Reading such findings more than fifty years after the original study, and knowing that the San Joaquin Valley today has the highest rates of poverty, hunger and environmental problems in the United States, is shocking and infuriating given the lost opportunity to “counteract” the problem earlier. More disturbing however was how the government treated its own commissioned research – the Arvin and Dinuba study was censored and a subsequent, more rigorously statistical study was suppressed and disallowed. Upon learning the history of the study, as a scholar and a citizen, I decided to further this line of academic inquiry at Cornell University. Over the next fifteen years, I took seminars, studied in libraries and eventually moved to the San Joaquin Valley to live.
My doctoral dissertation, completed in 2011, is titled, “In The Struggle: Pedagogies of Politically Engaged Scholarship in the San Joaquin Valley of California.” It documents and theorizes the historic work of six social scientists – Paul Taylor, Ernesto Galarza, Walter Goldschmidt, Dean MacCannell, Don Villarejo and Isao Fujimoto – who engaged in struggles for social justice, economic equity and democratic governance in the Valley over the last 75 years. The narrative of their work not only brings forward a critical history of how public institutions were influenced by private interests, including the non-implementation of federal laws even after Supreme Court decisions upholding their legal basis, but also introduces a tradition of engaged scholarship in defense of democratic governance.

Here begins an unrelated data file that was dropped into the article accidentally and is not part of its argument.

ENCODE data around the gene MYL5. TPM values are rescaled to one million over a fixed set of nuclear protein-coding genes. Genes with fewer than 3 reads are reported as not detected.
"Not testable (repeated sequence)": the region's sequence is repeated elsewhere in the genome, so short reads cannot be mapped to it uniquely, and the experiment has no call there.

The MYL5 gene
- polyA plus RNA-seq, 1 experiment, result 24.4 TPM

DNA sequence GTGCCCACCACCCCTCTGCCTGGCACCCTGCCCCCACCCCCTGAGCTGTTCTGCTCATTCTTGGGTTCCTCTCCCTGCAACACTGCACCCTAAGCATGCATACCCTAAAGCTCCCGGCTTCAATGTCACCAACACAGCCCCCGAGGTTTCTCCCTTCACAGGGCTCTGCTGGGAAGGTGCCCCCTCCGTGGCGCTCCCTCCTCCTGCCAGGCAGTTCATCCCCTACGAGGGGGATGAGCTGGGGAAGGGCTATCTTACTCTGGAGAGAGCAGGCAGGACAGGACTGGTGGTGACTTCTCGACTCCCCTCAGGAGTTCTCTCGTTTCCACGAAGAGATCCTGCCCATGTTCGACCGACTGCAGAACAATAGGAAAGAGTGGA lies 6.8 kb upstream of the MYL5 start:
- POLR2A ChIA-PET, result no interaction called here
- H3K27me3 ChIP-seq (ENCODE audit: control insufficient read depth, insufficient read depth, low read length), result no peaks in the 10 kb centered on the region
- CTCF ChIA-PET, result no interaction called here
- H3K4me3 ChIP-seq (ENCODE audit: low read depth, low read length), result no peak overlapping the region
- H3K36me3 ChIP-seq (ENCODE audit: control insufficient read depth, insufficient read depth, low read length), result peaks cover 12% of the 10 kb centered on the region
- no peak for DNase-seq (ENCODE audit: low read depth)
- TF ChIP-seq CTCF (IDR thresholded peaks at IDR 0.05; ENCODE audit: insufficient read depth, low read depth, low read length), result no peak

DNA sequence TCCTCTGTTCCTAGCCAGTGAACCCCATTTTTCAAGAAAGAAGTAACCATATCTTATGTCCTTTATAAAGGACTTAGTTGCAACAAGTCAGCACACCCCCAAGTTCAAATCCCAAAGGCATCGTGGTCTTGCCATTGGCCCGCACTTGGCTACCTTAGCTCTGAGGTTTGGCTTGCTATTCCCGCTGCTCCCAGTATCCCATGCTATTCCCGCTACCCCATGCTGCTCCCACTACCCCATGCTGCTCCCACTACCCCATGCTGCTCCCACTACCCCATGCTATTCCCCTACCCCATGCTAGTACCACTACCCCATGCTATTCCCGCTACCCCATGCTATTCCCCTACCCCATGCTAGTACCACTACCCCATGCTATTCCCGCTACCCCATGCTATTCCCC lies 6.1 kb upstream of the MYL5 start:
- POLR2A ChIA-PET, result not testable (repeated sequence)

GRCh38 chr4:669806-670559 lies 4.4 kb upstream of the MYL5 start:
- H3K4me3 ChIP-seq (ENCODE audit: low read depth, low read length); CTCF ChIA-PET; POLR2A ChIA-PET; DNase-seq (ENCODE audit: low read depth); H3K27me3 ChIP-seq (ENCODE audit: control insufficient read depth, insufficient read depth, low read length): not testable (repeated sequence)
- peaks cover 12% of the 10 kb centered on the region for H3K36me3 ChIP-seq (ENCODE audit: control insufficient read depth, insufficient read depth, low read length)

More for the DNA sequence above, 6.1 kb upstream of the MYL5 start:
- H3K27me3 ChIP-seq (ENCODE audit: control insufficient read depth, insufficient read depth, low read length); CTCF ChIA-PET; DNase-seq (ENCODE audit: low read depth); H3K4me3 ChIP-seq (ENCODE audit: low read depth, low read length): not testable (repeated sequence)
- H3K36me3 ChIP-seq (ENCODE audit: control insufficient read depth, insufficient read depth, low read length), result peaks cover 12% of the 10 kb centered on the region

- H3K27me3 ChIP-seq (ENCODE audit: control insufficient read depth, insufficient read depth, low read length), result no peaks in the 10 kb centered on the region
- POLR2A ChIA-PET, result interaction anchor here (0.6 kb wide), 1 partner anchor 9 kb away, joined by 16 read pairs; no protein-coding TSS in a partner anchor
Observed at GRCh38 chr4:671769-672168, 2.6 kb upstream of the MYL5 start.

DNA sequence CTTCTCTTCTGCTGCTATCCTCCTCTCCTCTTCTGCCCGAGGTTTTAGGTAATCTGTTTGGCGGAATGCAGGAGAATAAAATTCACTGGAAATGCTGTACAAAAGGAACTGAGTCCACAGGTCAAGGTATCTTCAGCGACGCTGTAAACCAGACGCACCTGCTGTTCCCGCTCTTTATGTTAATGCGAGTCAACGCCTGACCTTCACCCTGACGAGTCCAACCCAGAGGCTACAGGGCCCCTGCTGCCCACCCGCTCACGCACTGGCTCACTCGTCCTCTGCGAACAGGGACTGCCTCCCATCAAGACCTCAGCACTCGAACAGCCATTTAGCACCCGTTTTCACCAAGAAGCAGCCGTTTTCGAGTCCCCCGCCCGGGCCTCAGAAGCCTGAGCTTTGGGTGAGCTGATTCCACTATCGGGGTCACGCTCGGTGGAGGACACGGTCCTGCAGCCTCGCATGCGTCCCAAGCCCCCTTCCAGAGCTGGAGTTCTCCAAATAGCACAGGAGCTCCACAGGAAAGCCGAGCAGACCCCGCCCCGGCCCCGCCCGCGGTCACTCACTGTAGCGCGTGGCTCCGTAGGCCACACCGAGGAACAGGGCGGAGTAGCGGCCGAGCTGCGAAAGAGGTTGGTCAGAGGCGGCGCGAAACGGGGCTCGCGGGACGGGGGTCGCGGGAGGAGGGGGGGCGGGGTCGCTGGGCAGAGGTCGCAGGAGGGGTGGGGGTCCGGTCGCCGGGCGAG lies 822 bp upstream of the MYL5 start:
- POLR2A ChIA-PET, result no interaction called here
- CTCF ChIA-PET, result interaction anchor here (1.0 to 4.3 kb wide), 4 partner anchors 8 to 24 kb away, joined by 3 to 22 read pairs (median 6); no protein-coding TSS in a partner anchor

This Fall, the Reedley Peace Center will host a speaker’s series inviting not only the living scholars who were involved in the historic effort to promote economic fairness and democratic values in California but also current scholar-organizers who continue the struggle today in the Valley.
The 2016 Fall calendar of speakers at the Center is:
- Friday, September 23rd – Dr. Scott Peters, Cornell Development Sociology professor
- Friday, September 30th – Dr. Daniel O’Connell, San Joaquin Valley scholar
- Friday, October 7th – Dr. Don Villarejo, California Institute for Rural Studies founder
- Friday, October 14th – Dr. Dean MacCannell, UC Davis emeritus professor
- Friday, October 21st – Dr. Isao Fujimoto, UC Davis emeritus professor
- Friday, October 28th – Trudy Wischemann, Rural advocate
- Friday, November 11th – Dr. Sarah Ramirez, Tulare County Foodlink executive director
- Friday, November 18th – Tom Willey, San Joaquin Valley organic farmer
- Friday, December 9th – Janaki Jagannath, San Joaquin Valley agroecology coordinator
- Friday, December 16th – Dr. Jonathan London, UC Davis Center for Regional Change director
Ask yourself: Are there any farms of 160 acres or less with resident farmers receiving federal water in the Westlands Water District today? How different would Mendota, Huron or Cantua Creek be economically if reclamation law had been enforced? What economic policies are conducive to foster and maintain a democratic society?
The Reedley Peace Center meets on Friday evenings at 6:30pm at the First Mennonite Church Fellowship Hall located on L Street between 12th and 13th Streets in Reedley. Join us for this Fall to learn about this important history from the people who lived it.
Daniel O’Connell is the chairperson of the Central Valley Partnership. You may reach him at firstname.lastname@example.org.